You need to be a family law attorney to know the law well enough to write your own prenuptial agreement. However, in many states, courts may still enforce a homemade prenup, even without a lawyer. That doesn’t mean it will always stand up in court, though. Hence the reason it’s best to work with a professional or HelloPrenup. HelloPrenup was created by a divorce attorney and reviewed by other family law lawyers. HelloPrenup is your best path for creating a prenup without a lawyer. However, if you’re dead set on doing this yourself, there are some things you should know about making a prenup.
Do not start the prenup process the day before the wedding. There must be sufficient time before the big day to have a valid prenup in most states. For example, in California, there is something called the 7-day rule, which requires seven days from the final form of the agreement to the date of signing. This allows the parties to get an attorney or at least consider the terms on their own for a sufficient amount of time. Other states, such as New Hampshire, require a prenup to be done at least 30 days before the wedding day. It’s best to check with your state’s requirements on timing to ensure you comply. In general, HelloPrenup recommends beginning the prenup drafting process three to six months before the wedding.
Must be in writing
Now, this may seem obvious, but you’d be surprised at how many people create verbal prenups and expect them to stand in court. Putting it in writing helps avoid misunderstandings and unnecessary disputes over “he said, she said.”
Okay, you’ve got your pen and paper and are ready to write, but what do you write? The typical topics that go into a prenup are property division and alimony (a.k.a. spousal support or maintenance). Of course, there are other topics you can cover, like debt, confidentiality, sunsetting the agreement at a certain date, pet ownership, and more, which is where an attorney or HelloPrenup would step in to help you understand the full set of options.
Property division isn’t just “who gets the house?” The umbrella of property division also includes debt, salary, inheritances, gifts, businesses, bank accounts, and more. Property division laws differ by state, and the property you owned long before the marriage may (or may not) be deemed separate property. Do you think that house you bought ten years before you met your spouse is protected? Think again. That inheritance you have coming is definitely protected, right? Wrong! When you get married without a prenup, assets acquired during the marriage might be considered community/marital property and become subject to division upon divorce. How property is divided depends on your state. In some states, such as California, community property is split 50/50, even if the other spouse had nothing to do with the property. In other states, such as Massachusetts, the court will use their discretion and a list of state factors, such as how long the marriage lasted and the age of the parties, to determine who gets what, and it may not be a 50/50 split. It could be a 30/70 split or any other combination of splits.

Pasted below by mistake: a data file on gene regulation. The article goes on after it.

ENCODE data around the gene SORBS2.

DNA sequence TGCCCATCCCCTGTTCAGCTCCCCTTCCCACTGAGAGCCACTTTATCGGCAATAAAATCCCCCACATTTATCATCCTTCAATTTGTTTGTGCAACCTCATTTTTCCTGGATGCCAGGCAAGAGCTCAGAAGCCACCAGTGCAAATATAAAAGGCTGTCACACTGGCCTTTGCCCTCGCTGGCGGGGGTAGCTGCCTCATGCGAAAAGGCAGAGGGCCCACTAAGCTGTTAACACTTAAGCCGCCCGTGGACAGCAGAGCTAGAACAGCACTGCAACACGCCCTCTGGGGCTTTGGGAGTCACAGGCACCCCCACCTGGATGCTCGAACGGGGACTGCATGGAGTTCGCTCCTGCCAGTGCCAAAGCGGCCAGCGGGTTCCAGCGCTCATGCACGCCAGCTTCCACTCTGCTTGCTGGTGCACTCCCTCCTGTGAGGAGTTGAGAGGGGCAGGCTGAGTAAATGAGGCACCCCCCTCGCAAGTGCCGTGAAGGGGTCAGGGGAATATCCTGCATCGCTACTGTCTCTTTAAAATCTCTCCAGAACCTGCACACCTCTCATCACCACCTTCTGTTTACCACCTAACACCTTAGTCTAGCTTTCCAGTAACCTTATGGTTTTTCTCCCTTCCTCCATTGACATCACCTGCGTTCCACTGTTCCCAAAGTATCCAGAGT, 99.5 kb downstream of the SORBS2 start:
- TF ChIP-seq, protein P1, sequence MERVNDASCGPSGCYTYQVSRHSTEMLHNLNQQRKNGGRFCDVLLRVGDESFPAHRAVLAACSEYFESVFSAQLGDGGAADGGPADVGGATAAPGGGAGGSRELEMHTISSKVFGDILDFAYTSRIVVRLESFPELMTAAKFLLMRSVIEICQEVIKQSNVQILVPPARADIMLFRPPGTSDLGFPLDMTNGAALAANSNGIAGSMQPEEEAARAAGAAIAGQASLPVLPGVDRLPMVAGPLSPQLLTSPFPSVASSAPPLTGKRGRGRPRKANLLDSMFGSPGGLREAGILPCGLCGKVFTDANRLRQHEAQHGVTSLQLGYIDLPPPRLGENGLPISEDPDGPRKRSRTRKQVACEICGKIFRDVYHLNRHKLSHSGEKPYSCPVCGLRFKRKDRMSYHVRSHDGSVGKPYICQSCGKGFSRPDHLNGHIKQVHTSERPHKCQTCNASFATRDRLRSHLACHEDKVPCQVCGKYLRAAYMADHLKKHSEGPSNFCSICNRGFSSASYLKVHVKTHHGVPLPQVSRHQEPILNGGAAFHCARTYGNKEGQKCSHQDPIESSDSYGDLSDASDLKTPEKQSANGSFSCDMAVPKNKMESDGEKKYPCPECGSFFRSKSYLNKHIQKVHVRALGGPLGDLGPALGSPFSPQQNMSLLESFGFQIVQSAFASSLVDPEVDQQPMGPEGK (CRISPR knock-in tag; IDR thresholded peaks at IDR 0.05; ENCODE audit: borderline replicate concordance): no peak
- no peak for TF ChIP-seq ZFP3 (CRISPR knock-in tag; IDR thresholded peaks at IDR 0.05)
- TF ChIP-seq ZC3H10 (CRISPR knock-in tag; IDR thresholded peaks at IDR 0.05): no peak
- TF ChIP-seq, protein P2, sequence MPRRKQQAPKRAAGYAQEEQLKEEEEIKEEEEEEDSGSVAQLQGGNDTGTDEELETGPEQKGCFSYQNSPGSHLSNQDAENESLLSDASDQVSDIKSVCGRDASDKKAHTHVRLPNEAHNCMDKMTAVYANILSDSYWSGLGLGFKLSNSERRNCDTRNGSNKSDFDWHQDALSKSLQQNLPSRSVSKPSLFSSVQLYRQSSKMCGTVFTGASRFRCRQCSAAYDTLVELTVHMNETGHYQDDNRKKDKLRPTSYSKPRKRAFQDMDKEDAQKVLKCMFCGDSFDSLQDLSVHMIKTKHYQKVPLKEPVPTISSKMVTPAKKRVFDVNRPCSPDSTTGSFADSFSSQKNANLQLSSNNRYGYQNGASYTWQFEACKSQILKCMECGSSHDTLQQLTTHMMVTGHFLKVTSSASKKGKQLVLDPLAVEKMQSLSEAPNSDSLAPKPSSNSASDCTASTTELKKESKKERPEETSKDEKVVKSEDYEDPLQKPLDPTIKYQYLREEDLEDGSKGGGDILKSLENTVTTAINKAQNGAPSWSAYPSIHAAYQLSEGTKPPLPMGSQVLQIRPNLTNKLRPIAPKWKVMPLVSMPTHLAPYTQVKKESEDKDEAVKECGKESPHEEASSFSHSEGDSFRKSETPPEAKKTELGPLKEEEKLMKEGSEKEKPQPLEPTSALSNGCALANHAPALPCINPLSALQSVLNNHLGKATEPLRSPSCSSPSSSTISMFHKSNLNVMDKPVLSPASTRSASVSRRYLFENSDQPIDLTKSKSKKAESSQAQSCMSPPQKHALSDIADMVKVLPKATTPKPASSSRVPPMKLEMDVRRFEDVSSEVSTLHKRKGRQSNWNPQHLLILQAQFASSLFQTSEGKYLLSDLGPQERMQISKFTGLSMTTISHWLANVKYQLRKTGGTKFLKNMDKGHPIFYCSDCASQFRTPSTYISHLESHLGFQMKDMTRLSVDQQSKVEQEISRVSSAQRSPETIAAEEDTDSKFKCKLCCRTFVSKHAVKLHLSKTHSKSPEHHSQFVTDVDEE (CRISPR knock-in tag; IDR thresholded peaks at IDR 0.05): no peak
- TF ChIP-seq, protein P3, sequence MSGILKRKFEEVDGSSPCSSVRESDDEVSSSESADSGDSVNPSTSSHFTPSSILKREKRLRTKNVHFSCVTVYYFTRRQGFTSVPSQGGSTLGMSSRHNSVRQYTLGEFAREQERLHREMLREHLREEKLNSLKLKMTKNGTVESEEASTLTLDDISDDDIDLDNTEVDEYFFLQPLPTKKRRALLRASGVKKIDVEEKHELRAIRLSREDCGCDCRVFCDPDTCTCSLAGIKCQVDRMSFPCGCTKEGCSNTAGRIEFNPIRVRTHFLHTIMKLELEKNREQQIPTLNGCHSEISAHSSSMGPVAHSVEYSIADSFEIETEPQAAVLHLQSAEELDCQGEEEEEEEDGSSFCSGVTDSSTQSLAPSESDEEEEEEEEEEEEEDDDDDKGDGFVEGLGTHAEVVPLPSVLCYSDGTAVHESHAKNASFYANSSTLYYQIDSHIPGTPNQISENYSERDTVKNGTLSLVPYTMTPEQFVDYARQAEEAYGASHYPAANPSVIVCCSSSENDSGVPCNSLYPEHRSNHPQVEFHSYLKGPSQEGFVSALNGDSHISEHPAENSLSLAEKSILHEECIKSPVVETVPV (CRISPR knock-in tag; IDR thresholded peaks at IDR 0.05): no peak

If that’s not to your liking, then a prenup can help. A prenup can include the classification of separate and marital/community property, which will help avoid any unwanted 50/50 splits or 30/70 splits in a divorce.
As for alimony, this area gets tricky without a lawyer. For example, in California, if you alter alimony rights in your prenup, you are required to employ an attorney. If you do not employ legal counsel, your prenup may be thrown out, and the alimony clause will likely not be enforced. If you are still set on including an alimony clause, you can eliminate alimony altogether or limit it to a certain amount. Please keep in mind that the family court has the final say, and if it finds your alimony clause (or any clause for that matter) to be unfair, it will throw it out and may throw out the entire agreement with it, depending on the situation.
This one is extremely crucial to the prenup-making process. Both partners must disclose all of their assets and liabilities. This is done on a financial schedule which is a snapshot of all of your finances, including income, property, debt, inheritances, businesses, and more. The financial schedule should be attached at the end of your prenup.
Why is this necessary? Well, every state requires some form of financial disclosure in one way or another. In some states, you can waive it, and in others, you cannot. Regardless, to ensure you are complying with state requirements, It’s best that you include financial disclosure in your process.
Signatures from both parties
Another seemingly obvious requirement but an important one nonetheless. Your John Hancock! Put that ink on paper and sign the dang contract. Both of you. HelloPrenup recommends initialing every single page of the agreement. What’s a contract without a signature? It’s just paper.
Don’t be scared of this one. Nowadays, notaries can be done from the comfort of your living room. Websites like notarize.com can help you complete notarization via video chat. Some states have a hard requirement for notarization, and others don’t. Either way, it’s best to get your prenup notarized just in case as an added layer of protection.
Things to avoid
We’ve discussed all of the things you should do; now let’s talk about what you shouldn’t do in regard to your prenup.
Don’t include unlawful terms